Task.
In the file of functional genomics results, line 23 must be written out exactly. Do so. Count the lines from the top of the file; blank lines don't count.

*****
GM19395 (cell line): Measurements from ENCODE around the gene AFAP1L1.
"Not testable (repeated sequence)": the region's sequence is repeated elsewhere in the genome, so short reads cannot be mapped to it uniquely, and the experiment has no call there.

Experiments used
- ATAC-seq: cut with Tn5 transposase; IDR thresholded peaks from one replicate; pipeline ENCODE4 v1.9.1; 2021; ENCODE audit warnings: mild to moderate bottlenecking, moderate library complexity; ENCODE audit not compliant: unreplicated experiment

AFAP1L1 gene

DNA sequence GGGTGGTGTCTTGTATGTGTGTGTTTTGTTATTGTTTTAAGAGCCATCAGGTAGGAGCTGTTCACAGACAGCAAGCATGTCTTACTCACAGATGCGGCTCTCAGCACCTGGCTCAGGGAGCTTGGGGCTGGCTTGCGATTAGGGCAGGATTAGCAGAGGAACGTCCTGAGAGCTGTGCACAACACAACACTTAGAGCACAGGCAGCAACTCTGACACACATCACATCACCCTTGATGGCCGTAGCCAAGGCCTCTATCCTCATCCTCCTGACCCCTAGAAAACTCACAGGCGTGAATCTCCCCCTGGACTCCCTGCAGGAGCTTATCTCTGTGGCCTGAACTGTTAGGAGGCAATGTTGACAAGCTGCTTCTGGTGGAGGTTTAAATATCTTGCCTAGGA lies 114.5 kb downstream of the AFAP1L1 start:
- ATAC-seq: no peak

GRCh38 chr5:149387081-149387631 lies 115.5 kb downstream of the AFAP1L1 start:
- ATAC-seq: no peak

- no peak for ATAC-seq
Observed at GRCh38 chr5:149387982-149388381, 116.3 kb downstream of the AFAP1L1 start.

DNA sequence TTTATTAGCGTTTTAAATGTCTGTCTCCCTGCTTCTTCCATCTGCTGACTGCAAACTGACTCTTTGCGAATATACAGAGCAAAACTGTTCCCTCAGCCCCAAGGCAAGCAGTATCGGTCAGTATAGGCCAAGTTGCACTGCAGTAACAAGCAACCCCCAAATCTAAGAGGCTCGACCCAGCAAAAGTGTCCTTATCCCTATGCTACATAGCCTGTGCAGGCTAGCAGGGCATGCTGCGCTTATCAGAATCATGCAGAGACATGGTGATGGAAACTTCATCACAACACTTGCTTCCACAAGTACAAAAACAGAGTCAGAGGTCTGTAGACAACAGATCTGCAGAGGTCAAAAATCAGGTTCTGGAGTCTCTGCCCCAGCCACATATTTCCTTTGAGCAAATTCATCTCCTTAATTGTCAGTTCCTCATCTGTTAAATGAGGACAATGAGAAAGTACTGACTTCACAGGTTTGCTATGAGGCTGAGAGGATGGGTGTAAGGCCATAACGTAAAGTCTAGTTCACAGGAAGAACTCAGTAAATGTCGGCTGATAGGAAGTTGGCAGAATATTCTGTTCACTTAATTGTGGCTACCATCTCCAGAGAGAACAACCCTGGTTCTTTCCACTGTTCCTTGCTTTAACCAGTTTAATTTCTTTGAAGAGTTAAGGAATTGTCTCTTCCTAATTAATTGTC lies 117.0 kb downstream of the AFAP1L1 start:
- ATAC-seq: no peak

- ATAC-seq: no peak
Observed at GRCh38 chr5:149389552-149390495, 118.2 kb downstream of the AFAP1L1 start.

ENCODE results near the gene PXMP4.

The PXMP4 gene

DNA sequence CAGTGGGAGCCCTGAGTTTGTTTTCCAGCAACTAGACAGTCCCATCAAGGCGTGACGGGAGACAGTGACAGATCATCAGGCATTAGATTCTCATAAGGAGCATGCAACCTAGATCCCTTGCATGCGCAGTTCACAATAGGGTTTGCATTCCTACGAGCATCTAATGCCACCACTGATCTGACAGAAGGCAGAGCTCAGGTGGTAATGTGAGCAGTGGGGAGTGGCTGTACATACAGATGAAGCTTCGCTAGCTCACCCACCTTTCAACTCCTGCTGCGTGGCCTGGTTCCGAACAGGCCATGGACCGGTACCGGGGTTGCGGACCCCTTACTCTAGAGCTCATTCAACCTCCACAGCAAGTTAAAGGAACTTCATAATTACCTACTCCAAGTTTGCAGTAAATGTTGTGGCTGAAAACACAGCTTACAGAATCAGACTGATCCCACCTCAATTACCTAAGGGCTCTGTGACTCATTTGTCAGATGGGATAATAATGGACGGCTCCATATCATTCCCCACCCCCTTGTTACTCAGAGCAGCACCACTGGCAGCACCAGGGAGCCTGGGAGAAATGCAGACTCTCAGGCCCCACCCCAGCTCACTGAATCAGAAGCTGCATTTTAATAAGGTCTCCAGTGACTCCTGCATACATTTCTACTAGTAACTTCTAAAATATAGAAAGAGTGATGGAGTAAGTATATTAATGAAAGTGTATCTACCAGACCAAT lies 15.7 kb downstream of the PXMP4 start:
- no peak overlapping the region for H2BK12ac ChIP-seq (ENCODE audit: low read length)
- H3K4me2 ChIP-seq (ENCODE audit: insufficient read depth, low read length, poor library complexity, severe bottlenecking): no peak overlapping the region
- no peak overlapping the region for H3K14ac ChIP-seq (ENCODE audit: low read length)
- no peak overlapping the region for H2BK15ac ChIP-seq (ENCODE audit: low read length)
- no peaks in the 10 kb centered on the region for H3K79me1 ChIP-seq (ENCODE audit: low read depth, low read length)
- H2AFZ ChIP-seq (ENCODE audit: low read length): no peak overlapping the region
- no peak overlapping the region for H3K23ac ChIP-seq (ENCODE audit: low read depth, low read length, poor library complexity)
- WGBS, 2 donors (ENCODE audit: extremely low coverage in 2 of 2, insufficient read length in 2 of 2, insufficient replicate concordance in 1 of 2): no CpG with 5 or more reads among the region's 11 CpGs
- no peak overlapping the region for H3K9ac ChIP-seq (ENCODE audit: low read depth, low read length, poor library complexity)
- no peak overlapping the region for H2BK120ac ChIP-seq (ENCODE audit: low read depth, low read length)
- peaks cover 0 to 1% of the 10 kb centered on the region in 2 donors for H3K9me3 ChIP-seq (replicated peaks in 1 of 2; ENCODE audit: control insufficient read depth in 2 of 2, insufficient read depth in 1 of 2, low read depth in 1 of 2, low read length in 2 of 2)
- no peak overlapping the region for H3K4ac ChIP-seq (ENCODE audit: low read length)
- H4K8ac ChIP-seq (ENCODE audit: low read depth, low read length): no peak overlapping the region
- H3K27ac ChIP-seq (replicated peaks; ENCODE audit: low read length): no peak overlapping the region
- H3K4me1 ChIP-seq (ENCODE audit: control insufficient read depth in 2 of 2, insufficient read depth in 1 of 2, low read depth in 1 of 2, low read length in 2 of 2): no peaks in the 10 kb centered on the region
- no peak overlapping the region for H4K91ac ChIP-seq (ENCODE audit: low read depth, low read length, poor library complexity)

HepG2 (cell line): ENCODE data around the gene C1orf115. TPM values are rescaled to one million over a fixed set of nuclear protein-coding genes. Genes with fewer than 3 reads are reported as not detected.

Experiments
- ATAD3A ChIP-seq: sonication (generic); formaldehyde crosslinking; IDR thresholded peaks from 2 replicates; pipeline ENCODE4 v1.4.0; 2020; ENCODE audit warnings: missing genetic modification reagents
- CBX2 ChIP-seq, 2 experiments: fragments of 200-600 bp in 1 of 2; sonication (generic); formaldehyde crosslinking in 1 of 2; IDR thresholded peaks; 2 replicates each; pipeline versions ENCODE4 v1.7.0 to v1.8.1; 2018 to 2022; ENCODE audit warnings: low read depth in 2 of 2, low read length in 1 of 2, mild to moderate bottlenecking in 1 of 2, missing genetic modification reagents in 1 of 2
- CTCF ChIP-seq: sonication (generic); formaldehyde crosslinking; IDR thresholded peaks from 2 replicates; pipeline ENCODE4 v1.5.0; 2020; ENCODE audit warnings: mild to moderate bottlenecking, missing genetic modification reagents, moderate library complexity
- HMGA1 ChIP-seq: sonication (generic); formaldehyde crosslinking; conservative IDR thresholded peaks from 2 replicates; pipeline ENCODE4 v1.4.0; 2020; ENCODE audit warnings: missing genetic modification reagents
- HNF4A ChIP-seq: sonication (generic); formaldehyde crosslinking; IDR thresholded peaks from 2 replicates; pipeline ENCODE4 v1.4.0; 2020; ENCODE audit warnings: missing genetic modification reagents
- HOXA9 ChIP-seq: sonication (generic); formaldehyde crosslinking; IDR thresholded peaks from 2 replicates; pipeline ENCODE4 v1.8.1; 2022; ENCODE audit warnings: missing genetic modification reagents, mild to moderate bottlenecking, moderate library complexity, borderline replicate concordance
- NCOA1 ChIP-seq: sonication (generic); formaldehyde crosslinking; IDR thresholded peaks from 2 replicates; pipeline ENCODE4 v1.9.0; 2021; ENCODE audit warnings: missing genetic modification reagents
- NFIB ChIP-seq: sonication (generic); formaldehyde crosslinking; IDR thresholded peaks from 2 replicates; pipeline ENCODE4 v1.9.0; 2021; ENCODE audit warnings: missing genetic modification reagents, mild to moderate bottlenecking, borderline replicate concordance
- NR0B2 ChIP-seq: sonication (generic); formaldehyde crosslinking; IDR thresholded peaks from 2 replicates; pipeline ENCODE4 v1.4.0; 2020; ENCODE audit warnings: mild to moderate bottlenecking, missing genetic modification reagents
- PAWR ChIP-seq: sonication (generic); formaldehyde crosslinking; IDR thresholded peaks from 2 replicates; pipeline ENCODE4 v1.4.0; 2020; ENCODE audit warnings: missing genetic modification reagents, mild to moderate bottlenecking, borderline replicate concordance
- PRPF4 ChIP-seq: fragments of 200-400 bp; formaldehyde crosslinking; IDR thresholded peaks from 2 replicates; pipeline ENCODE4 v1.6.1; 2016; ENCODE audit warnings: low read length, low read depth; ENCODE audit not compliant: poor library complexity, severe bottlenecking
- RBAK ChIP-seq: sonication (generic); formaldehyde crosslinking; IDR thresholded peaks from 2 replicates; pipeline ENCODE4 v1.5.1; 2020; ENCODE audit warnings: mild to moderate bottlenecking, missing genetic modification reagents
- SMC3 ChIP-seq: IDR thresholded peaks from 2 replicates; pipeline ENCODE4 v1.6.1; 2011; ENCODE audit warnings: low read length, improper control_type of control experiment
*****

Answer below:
- no peaks in the 10 kb centered on the region for H3K79me1 ChIP-seq (ENCODE audit: low read depth, low read length)